Fans of Victor Fleming’s 1939 classic The Wizard of Oz can breathe easy — Oz the Great and Powerful isn’t a remake. Rather, it’s a prequel that shows how the Wizard ended up in the Emerald City two decades before Dorothy. Adults will appreciate the subtle nods to the original, and kids will love the 3D effects, eye-popping colors and (for the braver ones) the flying baboons.
Who’s in it? James Franco (Oscar Diggs/The Wizard), Michelle Williams (Glinda), Mila Kunis (Theodora), Rachel Weisz (Evanora), Zach Braff (voice of Finley), Joey King (voice of China Girl)
What’s it about? How did the Land of Oz come to be under the control of one big-headed Wizard? Why is the Wicked Witch of the West so cranky? And what is Glinda’s deal? These are the stories Oz the Great and Powerful tells — some more successfully than others. The action begins when carnival magician Oscar Diggs gets whisked away to Oz in a hot-air balloon that’s been swept up in a tornado. He meets three witches: Glinda, who’s all rainbows and butterflies; Theodora, who falls for Oscar immediately and later shows quite a jealous and paranoid streak; and Evanora, Theodora’s older and more conniving sister, who’s not about to let some fool carny take over her land.
All three witches inform Oscar that in order to fulfill a sacred prophecy, become king and claim all of the treasures of Oz (including a mound of gold rivaling those in Gringotts, under the Lonely Mountain, and in Scrooge McDuck’s vault), he must first kill the Wicked Witch. As he sets out on his journey to find her, he’s joined by Finley, a wise-cracking flying monkey, and a battered but brave China Girl.
What’s good? I’m usually no fan of 3D, but in this case director Sam Raimi (Spider-Man trilogy, Evil Dead films) knew what he was doing. There are artsy displays of the technology, like in the stunning opening-credits sequence, as well as lots of good old-fashioned Things Are Flying at Your Face! moments to please the kiddies. I also enjoyed the several subtle allusions to the original film. There were two to Dorothy in the opening black-and-white prologue, followed by nods to the Cowardly Lion, the Scarecrow, Dorothy’s ruby slippers, and even the Horse of a Different Color. I’m sure there were others that I missed, too.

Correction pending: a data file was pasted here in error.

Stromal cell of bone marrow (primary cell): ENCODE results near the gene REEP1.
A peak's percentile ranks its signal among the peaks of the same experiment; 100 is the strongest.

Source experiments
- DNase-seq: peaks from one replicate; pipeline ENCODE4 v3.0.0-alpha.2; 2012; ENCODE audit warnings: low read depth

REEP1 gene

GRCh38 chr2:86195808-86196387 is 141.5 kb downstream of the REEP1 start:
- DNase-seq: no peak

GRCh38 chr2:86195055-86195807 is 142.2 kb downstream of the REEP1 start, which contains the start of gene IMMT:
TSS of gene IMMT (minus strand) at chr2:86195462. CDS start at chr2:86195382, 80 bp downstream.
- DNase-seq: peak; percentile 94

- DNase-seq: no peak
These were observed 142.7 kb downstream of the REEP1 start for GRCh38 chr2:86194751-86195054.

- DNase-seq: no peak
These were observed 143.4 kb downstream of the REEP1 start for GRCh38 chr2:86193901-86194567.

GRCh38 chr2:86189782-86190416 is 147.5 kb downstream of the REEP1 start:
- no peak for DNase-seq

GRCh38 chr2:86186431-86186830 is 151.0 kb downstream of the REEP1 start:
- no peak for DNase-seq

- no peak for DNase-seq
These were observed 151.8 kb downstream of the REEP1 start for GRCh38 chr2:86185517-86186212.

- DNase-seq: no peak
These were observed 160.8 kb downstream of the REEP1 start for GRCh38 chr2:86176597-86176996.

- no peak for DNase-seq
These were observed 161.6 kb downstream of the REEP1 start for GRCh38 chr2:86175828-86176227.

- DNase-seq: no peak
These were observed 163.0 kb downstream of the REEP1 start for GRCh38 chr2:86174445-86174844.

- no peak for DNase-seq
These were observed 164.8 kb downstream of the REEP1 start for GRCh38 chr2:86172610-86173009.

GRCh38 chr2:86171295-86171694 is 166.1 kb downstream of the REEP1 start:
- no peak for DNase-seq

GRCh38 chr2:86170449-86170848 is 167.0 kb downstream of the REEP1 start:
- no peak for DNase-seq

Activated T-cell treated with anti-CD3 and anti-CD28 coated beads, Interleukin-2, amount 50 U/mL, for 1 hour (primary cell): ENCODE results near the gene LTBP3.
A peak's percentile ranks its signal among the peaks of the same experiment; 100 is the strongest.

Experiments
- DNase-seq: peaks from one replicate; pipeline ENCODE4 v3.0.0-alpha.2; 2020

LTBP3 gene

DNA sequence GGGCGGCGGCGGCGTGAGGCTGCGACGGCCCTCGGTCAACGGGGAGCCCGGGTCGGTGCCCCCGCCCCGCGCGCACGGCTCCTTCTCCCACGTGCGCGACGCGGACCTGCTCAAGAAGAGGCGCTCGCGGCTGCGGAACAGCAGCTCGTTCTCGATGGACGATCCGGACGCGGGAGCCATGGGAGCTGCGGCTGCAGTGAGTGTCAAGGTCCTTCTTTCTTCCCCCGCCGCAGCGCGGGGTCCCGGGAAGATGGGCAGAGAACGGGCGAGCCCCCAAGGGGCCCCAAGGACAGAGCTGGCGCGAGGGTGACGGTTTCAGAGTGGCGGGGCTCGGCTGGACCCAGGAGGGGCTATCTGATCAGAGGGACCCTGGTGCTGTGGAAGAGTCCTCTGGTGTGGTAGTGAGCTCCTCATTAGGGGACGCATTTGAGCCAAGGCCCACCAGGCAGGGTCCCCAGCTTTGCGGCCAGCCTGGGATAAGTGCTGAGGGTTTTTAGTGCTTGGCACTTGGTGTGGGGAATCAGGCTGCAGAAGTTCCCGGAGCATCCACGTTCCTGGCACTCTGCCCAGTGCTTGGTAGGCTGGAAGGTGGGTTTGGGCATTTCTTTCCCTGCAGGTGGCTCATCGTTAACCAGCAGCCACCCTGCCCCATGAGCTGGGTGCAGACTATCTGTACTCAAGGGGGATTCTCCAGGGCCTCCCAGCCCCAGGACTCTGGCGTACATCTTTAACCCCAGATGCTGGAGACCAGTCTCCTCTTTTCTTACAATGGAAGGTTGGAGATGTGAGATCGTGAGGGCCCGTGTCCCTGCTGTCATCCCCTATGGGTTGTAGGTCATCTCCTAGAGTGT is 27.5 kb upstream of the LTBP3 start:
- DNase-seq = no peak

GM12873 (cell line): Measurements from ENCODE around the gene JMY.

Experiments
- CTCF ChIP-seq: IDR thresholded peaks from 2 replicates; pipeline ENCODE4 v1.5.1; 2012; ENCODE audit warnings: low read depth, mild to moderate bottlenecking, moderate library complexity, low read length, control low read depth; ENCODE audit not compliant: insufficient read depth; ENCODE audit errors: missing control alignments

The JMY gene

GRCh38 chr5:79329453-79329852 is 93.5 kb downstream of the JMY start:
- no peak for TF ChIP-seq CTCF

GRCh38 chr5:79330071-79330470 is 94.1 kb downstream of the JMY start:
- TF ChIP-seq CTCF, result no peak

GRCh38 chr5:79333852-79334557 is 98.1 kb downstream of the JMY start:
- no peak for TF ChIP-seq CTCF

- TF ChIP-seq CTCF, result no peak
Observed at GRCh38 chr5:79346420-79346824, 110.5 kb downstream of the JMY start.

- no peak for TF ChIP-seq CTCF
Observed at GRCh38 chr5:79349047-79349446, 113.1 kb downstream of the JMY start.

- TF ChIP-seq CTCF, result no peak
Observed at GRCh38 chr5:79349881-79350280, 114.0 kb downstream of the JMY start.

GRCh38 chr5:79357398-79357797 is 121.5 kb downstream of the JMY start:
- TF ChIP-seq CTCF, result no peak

The most pleasant surprises were Finley and China Girl. I went into the theater thinking that the CGI characters would be the downfall of the film, when in fact they seemed more human than the humans. (Cue the White Zombie song.) Finley was laugh-out-loud funny at times, although I would’ve never guessed he was voiced by Zach Braff (despite Braff’s parallel character in the opening — sounded more Nathan Lane-ish to me). And China Girl (who also had a counterpart character in the opener) helped Oscar prove that he was more than just a sleight-of-hand con man through the kindness he showed her.
Speaking of Oscar, James Franco’s performance is sure to divide audiences’ reactions to Oz the Great and Powerful. I felt like Franco really got into his role, and even though Oscar came off slimier than I expected he would — let’s face it, it’s not like the Wizard of Oz is supposed to be some big hero. He certainly wasn’t positioned that way in the original movie. So I found Franco’s Wizard believable. Others could find him hokey.
I also liked Williams’ Glinda, mostly because I believed that this “good witch” would indeed evolve into the Glinda played by Billie Burke in the 1939 movie. Almost sickly sweet and just a tad less earnest than Dorothy Gale, Glinda floats along in her bubble, quietly reminds Oscar that people just need to BELIEVE he’s the Wizard in the prophecy, and manages to remain calm and keep the faith even when all hope seems lost. Rachel Weisz commanded her role with a much heavier hand, but was just as successful in portraying Evanora as a witch who is not to be trifled with.
What could’ve been better? So who does that leave? Theodora. At first naive and starstruck, then easily deceived, and finally bubbling over with rage, Kunis’s character just didn’t make much sense to me. I don’t think it was her fault, though, because the biggest weakness of the movie is the overall story. The reason why The Wizard of Oz is a beloved and cherished classic is because there are so many layers to its tale. Dorothy’s journey reveals lessons about friendship, believing in yourself, good versus evil, and how sometimes what you’re looking for is right in your own backyard. Oz the Great and Powerful just isn’t that deep. Children will remember the baddie baboons and the fireball finale, but little else. Adults might enjoy the yellow brick road of fond memories and appreciate the movie’s beauty, but they’re not going to be moved. It’s a fine film, but it’s not destined to be a classic because it doesn’t tug at the heart and the mind like the original does.
The bottom line: If you’re like me, you might’ve been mortified when you heard that a big-screen trip back to Oz was in the works. But fear not. Oz the Great and Powerful is a fun, family-friendly movie (though those baboons are mighty freaky) that respects L. Frank Baum’s universe. It’s probably not one that you’re going to want to watch again and again like the original, but it’s two hours spent in a magical land where the good-hearted — and even the not-completely-good-hearted — always triumph over evil. And I think there’s a much-needed place for a movie like that these days.
Redbox movies from the team behind Oz the Great and Powerful: